Sheriff Tompkins created paid state job for his niece and had subordinate employees run personal errands for him during their paid public work hours
Suffolk County Sheriff Steven Tompkins has paid a $12,300 civil penalty for violating the conflict of interest law by creating a paid position in the Sheriff’s Department for his niece and by repeatedly asking his subordinates to do personal errands for him. Tompkins signed a Disposition Agreement in which he admitted to the violations and waived his right to a hearing.
Shortly after his wife’s death in October 2016, Tompkins’ adult niece moved into his residence in Massachusetts to help care for his two minor children. In November 2016, Tompkins used his position as Sheriff to create a $45,000 per year position in the Sheriff’s Department’s External Affairs Division for his niece, which facilitated her remaining in Massachusetts to assist him with childcare. The position was not posted. The Division’s chief had not requested that any such position be filled, nor had she interviewed Tompkins’ niece or reviewed her resume. Until resigning at the end of 2018, Tompkins’ niece routinely left work during normal business hours one or two times per week with his approval to transport one of his children.
On multiple occasions during 2014-2022, Tompkins asked subordinate Sheriff’s Department employees other than his niece to assist him personally by caring for and transporting his children and by doing other personal errands for him during their paid public work hours. Tompkins’ requests violated the conflict of interest law’s prohibition against public employees requesting or receiving anything of substantial value that is not authorized by law and is given to them because of their official position. Tompkins’ subordinates assisted him with his personal matters because of his position as Sheriff, their assistance was substantially valuable, and his request and receipt of their assistance was not authorized by law.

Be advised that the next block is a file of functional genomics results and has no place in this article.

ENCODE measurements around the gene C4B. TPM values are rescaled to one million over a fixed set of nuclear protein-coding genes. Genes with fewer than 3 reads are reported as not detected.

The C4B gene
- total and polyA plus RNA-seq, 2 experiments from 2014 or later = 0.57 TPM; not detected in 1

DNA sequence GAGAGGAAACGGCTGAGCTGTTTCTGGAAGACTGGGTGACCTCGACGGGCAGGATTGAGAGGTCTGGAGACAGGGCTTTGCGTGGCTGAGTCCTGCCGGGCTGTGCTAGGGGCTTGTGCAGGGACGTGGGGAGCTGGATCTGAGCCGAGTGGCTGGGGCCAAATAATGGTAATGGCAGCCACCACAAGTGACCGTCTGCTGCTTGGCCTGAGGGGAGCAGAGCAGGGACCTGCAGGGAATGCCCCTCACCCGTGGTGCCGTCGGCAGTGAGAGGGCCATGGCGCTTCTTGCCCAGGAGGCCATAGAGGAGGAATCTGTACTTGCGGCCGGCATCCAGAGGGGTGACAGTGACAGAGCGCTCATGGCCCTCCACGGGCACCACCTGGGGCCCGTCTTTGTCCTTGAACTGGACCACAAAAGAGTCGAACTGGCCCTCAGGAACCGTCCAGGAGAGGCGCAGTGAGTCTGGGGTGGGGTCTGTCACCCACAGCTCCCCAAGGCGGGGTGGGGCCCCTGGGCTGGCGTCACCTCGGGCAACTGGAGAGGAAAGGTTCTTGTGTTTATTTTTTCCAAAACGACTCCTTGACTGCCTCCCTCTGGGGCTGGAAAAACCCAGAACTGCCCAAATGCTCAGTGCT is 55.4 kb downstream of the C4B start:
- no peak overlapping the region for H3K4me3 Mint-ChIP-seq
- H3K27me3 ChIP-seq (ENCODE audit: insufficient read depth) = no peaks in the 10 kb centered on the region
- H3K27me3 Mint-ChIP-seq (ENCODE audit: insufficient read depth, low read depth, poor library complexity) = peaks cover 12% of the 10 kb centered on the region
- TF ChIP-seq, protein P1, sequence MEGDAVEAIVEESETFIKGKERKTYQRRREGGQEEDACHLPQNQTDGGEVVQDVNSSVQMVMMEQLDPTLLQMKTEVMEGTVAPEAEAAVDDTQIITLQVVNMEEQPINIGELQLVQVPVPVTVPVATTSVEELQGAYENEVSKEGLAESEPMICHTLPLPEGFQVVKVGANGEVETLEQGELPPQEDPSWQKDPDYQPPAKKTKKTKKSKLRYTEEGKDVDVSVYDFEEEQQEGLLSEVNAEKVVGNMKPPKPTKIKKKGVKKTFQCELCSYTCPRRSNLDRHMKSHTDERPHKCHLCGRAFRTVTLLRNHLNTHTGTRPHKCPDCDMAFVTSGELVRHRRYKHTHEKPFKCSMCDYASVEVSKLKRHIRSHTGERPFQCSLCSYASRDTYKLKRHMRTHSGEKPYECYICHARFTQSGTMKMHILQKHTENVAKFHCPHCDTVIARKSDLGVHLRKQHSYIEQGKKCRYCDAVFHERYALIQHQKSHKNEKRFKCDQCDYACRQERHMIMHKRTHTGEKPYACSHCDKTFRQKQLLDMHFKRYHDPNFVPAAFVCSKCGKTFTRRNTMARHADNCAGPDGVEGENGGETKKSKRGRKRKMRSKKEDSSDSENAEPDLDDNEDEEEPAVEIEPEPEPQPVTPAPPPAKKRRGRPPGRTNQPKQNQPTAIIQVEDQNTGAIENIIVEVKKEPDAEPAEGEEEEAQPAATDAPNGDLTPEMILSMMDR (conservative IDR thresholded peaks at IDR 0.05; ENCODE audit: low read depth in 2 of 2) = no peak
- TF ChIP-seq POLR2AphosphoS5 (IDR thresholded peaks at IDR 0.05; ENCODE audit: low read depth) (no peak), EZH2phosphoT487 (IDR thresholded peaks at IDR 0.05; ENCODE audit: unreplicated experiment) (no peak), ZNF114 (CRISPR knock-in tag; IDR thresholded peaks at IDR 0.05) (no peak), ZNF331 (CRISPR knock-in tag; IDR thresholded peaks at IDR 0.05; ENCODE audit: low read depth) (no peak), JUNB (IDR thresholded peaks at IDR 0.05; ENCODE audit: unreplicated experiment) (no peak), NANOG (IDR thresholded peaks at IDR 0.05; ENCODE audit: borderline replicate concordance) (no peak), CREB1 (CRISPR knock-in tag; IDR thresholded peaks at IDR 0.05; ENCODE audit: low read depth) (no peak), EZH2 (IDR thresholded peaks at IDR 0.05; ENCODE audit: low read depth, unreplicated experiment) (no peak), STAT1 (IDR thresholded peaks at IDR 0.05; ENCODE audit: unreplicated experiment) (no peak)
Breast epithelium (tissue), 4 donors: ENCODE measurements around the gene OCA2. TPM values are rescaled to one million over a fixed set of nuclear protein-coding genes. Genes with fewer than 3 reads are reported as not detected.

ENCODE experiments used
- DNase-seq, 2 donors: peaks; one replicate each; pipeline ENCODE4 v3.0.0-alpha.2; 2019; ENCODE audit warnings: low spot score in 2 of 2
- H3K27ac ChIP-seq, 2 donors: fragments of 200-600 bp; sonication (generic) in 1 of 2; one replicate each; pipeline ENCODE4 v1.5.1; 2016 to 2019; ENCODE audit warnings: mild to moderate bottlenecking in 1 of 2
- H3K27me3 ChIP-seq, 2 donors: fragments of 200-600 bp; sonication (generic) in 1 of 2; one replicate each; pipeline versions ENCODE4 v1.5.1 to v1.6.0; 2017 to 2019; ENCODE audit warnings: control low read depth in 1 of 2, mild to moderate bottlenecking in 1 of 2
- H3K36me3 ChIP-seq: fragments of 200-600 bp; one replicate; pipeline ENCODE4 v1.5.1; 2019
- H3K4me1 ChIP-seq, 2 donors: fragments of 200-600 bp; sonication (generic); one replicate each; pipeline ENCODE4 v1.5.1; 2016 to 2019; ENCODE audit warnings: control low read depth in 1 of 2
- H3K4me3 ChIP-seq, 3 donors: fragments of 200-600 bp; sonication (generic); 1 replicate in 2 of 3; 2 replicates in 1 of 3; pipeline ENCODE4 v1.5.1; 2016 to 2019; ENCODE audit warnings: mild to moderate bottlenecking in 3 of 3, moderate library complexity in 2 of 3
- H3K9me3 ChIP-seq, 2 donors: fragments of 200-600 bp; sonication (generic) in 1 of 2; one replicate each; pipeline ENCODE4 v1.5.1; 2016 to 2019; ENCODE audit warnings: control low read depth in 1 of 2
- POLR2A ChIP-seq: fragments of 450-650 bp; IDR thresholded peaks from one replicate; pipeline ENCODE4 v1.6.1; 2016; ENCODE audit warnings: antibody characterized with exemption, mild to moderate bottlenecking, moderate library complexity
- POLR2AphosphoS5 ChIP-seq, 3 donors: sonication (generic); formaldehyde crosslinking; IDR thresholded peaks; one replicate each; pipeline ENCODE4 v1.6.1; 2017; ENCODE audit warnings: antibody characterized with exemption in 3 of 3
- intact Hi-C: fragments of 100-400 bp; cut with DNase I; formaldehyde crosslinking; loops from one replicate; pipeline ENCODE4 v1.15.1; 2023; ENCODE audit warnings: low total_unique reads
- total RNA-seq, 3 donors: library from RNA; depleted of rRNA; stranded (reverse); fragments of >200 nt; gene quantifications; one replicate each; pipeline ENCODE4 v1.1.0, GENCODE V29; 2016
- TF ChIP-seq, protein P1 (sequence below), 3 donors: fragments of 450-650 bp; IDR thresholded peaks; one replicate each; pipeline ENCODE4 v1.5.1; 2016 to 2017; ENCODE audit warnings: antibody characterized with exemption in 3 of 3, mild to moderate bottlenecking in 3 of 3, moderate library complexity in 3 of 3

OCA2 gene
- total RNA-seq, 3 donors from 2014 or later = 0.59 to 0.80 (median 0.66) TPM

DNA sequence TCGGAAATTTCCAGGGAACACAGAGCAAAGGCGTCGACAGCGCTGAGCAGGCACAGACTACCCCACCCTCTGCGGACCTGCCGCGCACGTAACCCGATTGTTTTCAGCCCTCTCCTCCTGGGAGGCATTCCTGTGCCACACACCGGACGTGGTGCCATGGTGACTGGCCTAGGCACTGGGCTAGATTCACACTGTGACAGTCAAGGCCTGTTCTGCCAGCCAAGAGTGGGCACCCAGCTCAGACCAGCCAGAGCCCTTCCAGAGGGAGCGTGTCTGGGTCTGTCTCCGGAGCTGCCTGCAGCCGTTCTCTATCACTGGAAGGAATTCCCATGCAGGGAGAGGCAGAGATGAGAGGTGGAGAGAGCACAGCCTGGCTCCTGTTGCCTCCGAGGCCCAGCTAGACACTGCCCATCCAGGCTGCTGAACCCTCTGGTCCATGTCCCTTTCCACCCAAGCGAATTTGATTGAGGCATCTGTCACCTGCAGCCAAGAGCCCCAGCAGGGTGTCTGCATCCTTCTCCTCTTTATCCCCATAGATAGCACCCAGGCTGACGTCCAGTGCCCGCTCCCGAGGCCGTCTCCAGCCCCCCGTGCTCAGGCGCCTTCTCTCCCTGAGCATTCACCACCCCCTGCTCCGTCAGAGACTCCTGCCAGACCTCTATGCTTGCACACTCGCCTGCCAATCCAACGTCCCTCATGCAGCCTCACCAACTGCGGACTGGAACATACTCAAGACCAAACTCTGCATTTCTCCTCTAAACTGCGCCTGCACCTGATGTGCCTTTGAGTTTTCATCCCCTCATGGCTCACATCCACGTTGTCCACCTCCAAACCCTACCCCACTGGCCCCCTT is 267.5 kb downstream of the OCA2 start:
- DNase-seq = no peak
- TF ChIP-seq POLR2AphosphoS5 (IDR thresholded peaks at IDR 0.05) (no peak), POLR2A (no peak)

In addition, by creating the paid state position which enabled his niece to stay in Massachusetts to assist him with the care of his children, financially benefitting both himself and his niece, Tompkins violated the conflict of interest law’s prohibition against public employees using their official positions to obtain for themselves or others substantially valuable unwarranted privileges. Tompkins also violated this prohibition by requesting and allowing members of his staff to provide him with substantially valuable assistance with his private matters during their paid public work hours.
Finally, Tompkins violated the conflict of interest law’s prohibition against public employees acting in ways that would cause a reasonable person to doubt their fairness in the performance of their official duties, as Tompkins’ actions would cause a reasonable person to conclude that his niece and the other subordinates who did his personal errands during their state work hours could improperly influence him or unduly enjoy his favor as Sheriff.
This is the second civil penalty Tompkins has paid for violating the conflict of interest law. In 2015, Tompkins signed a Disposition Agreement with the Commission and paid a $2,500 civil penalty for invoking his position as Sheriff when requesting store owners to remove his election opponent’s campaign signs.
The Commission encourages public employees to contact the Commission’s Legal Division at 617-371-9500 for free advice if they have any questions regarding how the conflict of interest law may apply to them.